Ridan (February 21, 1959 – 1977) is an American Thoroughbred racehorse who in 1961 was one of the best two-year-old colts racing in the United States but lost the 1962 U.S. Champion Three-Year-Old honors by a fraction of a nose.
|Owner||Mrs. Moody Jolley, Ernest Woods &|
John L. Greer
|Arlington Futurity (1961)|
Washington Park Futurity (1961)
Hibiscus Stakes (1962)
Florida Derby (1962)
Blue Grass Stakes (1962)
Arlington Classic (1962)
Palm Beach Handicap (1963)
|Ridan Way in Aiken, South Carolina|
A full brother to 1965 U.S. Horse of the Year Moccasin, Ridan was the grandson of Nasrullah, a son of Nearco. Trainer Moody Jolley purchased him from Claiborne Farm as a yearling. Because the colt reminded Jolley of another Nasrullah colt named Nadir, he named him Ridan, which is Nadir spelled backwards. Ernest Woods and John L. Greer each bought a one-third interest in the horse.
Trained by Jolley's son LeRoy, and ridden by future U.S. Hall of Fame jockey Bill Hartack, the two-year-old Ridan went unbeaten in seven starts in 1961 that included the important Arlington Futurity and Washington Park Futurity. Soreness in a foreleg cut short his season, and although he had handily beaten another two-year-old star, Crimson Satan, the 1961 U.S. Juvenile Champion honors went to Crimson Satan. The choice was hotly debated in racing circles. Hartack said Ridan was the best two-year-old he had ever ridden or seen. A number of expert racing observers agreed, saying that Ridan was the best two-year-old they had ever seen. The following year at age three, Ridan settled the issue, beating Crimson Satan seven more times by an average of eight lengths in each race and retiring without ever losing to him.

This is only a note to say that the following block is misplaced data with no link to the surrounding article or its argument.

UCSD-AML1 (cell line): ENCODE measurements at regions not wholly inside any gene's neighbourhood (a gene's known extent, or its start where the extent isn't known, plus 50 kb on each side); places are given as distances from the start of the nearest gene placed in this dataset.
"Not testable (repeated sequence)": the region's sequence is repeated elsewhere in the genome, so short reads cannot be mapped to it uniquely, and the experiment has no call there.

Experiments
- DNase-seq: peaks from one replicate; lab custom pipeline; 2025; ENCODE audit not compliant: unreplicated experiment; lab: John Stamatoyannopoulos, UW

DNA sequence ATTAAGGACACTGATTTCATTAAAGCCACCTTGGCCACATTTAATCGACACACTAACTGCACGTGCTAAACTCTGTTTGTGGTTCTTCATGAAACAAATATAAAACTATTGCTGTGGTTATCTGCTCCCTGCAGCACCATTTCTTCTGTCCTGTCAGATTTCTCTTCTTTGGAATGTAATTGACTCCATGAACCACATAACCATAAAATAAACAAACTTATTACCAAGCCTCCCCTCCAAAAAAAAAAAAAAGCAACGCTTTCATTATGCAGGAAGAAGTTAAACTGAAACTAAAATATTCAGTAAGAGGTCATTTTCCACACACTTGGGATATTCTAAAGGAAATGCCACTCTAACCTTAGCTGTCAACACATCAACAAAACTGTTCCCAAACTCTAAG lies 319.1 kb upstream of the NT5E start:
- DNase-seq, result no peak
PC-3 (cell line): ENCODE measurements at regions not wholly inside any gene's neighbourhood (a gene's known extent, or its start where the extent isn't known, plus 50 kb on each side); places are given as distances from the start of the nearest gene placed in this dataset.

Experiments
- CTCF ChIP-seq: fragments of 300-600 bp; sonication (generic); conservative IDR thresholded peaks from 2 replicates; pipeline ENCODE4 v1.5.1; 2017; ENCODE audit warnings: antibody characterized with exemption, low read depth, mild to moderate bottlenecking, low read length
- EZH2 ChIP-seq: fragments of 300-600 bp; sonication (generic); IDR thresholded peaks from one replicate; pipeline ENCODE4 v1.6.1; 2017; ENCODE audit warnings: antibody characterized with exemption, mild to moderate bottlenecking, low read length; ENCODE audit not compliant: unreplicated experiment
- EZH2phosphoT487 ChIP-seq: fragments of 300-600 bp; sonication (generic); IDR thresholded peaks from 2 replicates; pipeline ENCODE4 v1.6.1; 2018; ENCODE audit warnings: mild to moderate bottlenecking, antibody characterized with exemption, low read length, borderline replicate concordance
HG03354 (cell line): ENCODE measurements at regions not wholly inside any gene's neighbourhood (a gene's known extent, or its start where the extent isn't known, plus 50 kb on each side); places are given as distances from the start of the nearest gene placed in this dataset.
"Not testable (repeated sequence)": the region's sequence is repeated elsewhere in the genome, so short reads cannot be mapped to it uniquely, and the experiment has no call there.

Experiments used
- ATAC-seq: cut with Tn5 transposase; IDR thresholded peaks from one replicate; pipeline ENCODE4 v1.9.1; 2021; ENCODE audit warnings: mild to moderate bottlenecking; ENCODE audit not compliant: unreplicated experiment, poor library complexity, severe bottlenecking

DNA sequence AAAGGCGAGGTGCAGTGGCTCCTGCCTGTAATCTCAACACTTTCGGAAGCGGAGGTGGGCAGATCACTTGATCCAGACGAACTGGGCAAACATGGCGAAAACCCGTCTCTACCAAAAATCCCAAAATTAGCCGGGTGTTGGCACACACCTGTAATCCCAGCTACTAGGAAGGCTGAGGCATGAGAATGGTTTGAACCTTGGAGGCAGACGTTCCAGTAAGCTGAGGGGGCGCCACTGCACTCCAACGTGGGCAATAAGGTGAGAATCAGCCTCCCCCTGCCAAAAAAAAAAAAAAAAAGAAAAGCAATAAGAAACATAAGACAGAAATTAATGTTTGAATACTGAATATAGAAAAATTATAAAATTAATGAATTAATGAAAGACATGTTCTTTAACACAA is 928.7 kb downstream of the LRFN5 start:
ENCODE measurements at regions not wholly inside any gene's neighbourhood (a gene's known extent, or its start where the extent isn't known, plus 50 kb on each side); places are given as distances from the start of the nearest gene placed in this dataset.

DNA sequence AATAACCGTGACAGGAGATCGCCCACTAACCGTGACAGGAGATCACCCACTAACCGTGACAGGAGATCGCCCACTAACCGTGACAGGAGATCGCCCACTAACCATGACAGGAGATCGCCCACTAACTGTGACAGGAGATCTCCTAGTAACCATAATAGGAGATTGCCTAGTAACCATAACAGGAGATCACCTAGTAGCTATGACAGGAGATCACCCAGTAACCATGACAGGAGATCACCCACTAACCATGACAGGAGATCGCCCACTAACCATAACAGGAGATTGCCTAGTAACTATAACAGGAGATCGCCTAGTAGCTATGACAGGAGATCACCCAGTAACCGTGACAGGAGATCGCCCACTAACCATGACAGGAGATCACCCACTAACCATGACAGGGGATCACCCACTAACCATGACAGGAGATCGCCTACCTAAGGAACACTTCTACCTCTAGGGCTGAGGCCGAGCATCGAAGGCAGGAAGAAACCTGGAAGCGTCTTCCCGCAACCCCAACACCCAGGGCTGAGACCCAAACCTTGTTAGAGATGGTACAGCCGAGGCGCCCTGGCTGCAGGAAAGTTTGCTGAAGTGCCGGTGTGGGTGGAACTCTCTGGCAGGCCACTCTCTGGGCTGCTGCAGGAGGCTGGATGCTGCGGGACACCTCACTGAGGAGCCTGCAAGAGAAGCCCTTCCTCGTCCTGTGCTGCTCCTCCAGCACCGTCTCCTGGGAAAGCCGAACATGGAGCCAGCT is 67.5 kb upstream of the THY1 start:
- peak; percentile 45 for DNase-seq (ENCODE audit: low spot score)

In 1962, Ridan won the Hibiscus Stakes in record time, then won the Blue Grass Stakes and the Florida Derby. Made the heavy favorite going into the Kentucky Derby, Ridan wound up third after running wide in a hard-fought race in which he and Roman Line finished a neck behind upset winner Decidedly. Disappointment followed in the Preakness Stakes, the second leg of the U.S. Triple Crown. Ridan lost by the then-narrowest, and still second-narrowest, margin in Preakness history, beaten by a nose by Brandywine Stable longshot Greek Money.
One of American Horse Racing's Top 100 MomentsEdit
In the 1962 Travers Stakes at the Saratoga Race Course, Ridan lost by a fraction of a nose in track-record time to the George D. Widener Jr. colt Jaipur. Still written and talked about today, the race is listed in the 2006 book Horse Racing's Top 100 Moments, written by the staff of Blood-Horse Publications. The race result determined which colt was named the 1962 U.S. Champion Three-Year-Old Horse.
At age four, Ridan raced only three times but got his revenge when he beat Jaipur, as well as the great Kelso, in the Palm Beach Handicap at Hialeah Park. An ankle injury brought Ridan's racing career to an end, and he was sent to stand at stud in Kentucky. Only moderately successful as a sire, Ridan was eventually sent to a breeding operation in Australia, where he died in 1977 from a twisted intestine.